David Bourget (Western Ontario)
David Chalmers (ANU, NYU)
Rafael De Clercq
Ezio Di Nucci
Jack Alan Reynolds
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Philosophy and Technology 25 (4):439-458 (2012)
There are many ways that biological theory can inform ethical discussions of genetic engineering and biomedical enhancement. In this essay, we highlight some of these potential contributions, and along the way provide a synthetic overview of the papers that comprise this special issue. We begin by comparing and contrasting genetic engineering with programs of selective breeding that led to the domestication of plants and animals, and we consider how genetic engineering differs from other contemporary biotechnologies such as embryo selection. We go on to consider the implications of genetic engineering for human nature, human evolution, and persistence of the human species. Finally, we question whether genetic interventions warrant the extraordinary ethical scrutiny they are often given, and we show how the misleading “genetic blueprint” metaphor has imposed a faulty structure on the enhancement debate. We conclude by considering the nature of biological development and the sobering limits it places on what genetic engineering can reasonably hope to achieve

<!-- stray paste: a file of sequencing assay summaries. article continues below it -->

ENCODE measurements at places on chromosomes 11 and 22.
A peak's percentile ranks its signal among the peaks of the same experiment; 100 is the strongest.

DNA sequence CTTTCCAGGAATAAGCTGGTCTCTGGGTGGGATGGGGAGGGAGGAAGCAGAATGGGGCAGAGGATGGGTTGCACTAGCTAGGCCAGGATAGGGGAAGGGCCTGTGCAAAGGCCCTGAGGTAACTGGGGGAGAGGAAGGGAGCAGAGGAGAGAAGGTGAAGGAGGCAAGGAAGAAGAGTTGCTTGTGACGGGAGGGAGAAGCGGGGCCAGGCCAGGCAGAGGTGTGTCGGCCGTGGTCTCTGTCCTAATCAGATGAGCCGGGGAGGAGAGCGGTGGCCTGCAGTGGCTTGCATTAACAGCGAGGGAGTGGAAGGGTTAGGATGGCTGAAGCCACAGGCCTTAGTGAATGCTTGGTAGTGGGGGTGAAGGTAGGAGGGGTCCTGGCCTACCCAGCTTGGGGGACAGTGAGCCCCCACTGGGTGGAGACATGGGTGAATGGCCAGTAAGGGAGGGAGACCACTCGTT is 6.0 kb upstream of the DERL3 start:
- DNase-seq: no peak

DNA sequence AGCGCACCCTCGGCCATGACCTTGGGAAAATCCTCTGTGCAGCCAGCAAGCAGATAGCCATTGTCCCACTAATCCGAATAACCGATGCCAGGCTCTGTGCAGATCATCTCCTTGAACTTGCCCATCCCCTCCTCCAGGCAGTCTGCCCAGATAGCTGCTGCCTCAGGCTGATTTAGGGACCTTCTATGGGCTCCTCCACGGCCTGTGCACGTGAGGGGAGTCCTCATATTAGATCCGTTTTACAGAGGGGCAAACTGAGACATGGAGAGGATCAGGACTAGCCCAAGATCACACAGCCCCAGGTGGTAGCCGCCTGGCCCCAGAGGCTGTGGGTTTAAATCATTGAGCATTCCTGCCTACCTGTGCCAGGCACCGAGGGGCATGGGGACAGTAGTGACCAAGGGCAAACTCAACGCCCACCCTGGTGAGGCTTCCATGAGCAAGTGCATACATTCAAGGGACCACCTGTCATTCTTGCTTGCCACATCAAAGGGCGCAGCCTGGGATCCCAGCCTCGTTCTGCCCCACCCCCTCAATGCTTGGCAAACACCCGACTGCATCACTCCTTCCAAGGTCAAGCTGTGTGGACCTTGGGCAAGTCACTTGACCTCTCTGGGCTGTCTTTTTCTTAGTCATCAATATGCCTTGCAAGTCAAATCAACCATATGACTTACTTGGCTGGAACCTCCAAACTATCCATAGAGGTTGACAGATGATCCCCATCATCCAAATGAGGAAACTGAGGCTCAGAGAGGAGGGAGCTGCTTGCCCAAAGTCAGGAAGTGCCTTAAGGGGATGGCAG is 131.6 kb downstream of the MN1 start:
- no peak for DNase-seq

|Keywords||Enhancement Evolution Genetic engineering Human nature Selection|
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References found in this work BETA
Allen E. Buchanan (2011). Beyond Humanity?: The Ethics of Biomedical Enhancement. Oxford University Press.
Julian Savulescu & Guy Kahane (2009). The Moral Obligation to Create Children with the Best Chance of the Best Life. Bioethics 23 (5):274-290.
Julian Savulescu (2001). Procreative Beneficence: Why We Should Select the Best Children. Bioethics 15 (5-6):413-426.
Nicholas Agar (2008). Liberal Eugenics: In Defence of Human Enhancement. John Wiley & Sons.
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